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Of the two books of the Utopia, the second was written a year before the first. The first, which constitutes what may be called the framework or setting for the second, was completed in 1516, just about the time when More, though strongly urged to do so by Cardinal Wolsey, had declined to give up his position as undersheriff, and his income from legal work, that he might enter the service of Henry VIII. We find therefore that there are put into the mouth of the supposed traveller to Utopia many of the arguments which had no doubt weighed with More in the decision at which he had arrived. When, for example, it is urged upon Hythloday in the dialogue (p. 24) that he might bestow his time fruitfully, for the private commodity of his friends and the general profit of all sorts of people, as well as for his own advancement, by getting into some king's court, he replies that in his present condition he lives at liberty and after his own mind, which great estates and peers of the realm rarely can do; and beside this most princes now take delight rather in warlike matters and feats of chivalry than in the good feats of peace, while their present counsellors will admit into the councils no other independent man's advice. So it comes to pass that any one putting forward what he has learnt from history or experience, is little likely to find acceptance for his views. Here we may be sure that we are listening to an exposition of More's own feelings, and so we may also conclude that we have in other parts of the book his views of the condition of the society in England, when Raphael is made the speaker in the conversation before Cardinal Morton. The Utopia therefore is interesting as giving us in this way an insight into the mind of its author on topics of the greatest importance at the time when he lived.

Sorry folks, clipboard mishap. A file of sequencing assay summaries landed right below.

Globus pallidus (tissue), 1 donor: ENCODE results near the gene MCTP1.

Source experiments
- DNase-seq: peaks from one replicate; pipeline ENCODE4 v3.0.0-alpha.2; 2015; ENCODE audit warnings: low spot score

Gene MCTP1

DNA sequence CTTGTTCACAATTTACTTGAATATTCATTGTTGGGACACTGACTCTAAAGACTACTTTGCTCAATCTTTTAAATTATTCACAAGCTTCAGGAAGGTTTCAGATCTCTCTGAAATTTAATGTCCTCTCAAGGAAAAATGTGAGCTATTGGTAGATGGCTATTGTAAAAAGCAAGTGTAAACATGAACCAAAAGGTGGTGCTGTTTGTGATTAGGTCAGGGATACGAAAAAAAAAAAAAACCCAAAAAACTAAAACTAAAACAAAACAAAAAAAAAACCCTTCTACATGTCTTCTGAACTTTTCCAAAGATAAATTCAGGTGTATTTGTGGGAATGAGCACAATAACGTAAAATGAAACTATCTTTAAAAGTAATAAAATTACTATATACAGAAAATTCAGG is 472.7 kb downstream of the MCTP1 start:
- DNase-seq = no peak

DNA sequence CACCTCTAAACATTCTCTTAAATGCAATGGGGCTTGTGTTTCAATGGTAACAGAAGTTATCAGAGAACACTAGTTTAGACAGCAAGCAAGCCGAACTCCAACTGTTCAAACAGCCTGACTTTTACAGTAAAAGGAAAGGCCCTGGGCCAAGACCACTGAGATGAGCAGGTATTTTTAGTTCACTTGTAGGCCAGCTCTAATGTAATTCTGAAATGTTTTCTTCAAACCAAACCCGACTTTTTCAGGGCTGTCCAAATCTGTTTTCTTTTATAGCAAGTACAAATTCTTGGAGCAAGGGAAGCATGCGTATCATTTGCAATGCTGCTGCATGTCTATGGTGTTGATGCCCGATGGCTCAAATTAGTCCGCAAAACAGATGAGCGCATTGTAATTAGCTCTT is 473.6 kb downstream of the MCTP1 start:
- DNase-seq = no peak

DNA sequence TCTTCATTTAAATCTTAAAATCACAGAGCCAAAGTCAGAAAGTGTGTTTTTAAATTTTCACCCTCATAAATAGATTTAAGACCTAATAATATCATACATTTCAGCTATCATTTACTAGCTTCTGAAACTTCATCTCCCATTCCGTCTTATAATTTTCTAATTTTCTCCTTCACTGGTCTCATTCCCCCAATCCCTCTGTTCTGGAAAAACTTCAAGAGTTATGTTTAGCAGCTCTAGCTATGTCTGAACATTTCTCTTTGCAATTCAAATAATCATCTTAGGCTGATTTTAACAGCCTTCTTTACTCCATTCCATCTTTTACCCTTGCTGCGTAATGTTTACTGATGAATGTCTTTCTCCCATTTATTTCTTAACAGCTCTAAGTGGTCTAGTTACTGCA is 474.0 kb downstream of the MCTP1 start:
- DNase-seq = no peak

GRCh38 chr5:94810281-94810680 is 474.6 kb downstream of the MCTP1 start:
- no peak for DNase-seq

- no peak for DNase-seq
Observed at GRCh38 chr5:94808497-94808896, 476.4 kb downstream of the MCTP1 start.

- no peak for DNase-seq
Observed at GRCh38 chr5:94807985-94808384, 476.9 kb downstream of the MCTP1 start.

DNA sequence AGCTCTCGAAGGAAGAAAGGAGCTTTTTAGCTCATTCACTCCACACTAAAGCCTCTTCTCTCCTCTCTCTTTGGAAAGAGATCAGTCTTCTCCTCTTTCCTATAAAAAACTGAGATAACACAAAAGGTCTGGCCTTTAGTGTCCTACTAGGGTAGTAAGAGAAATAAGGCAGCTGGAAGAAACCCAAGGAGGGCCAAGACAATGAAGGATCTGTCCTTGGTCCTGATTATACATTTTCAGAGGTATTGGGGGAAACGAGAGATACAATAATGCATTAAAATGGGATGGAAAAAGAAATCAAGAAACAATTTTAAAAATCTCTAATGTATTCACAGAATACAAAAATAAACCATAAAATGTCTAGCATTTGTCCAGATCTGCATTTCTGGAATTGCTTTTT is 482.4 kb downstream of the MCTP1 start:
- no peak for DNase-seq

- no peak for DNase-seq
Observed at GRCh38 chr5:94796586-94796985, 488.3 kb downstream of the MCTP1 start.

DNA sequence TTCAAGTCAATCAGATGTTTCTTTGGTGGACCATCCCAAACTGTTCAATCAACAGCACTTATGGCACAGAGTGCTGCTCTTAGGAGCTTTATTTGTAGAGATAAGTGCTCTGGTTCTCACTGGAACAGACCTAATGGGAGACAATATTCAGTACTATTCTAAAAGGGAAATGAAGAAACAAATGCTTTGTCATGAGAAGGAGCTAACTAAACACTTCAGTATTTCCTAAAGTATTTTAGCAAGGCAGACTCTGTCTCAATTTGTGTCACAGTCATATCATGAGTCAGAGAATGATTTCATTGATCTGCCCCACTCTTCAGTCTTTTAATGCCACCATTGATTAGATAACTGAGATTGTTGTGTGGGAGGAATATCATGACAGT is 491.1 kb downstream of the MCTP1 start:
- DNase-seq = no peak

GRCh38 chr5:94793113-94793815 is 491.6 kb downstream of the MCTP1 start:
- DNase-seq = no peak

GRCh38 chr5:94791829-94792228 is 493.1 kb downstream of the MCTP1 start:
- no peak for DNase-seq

More represents the conversation which is set forth in the Utopia as having taken place at Antwerp. The traveller, Raphael Hythloday, is introduced to More by his friend Peter Giles, and that they may hear more conveniently the wonders which he has to tell, they betake themselves to a quiet seat in More's garden. Raphael is represented as having been one of the companions of Amerigo Vespucci, but he had been left behind in the New World when that discoverer last returned to Europe. The listeners to his narrative at first put now and then a question to the speaker and so the way is paved for making him tell his experience of England, where he had once visited Cardinal Morton, and he relates many things in the government and customs of the English which are worthy to be condemned. He first dwells on the number of thieves, and the frequency of capital punishment for theft, and insists that such severity is not likely to deter offenders, while at the same time so extreme a penalty as death for theft is not equitable.
He next complains of the raising of rents beyond the real value of the land, of the number of idle retainers who when their masters die must steal or starve, of the unnecessary multitudes of soldiers that are kept, of the decay of husbandry, and the great evil of increased sheep-farming, seeing that it employs few men while husbandry furnishes work and wages for many. He then proceeds to point out the dearness of all commodities in the land, victuals, wool and cattle ;' speaks in strong terms of the licentiousness in manners and of the greed of the rich, who by monopolies and engrossing regulate the markets just as they please.
The reformer would not have thieves punished with death, but would let them live and so have the profit of their labour for the nation. He glances at the warlike array of all Europe as he proceeds to give his opinions against the universal fondness for war, but soon returns to what were the special sorrows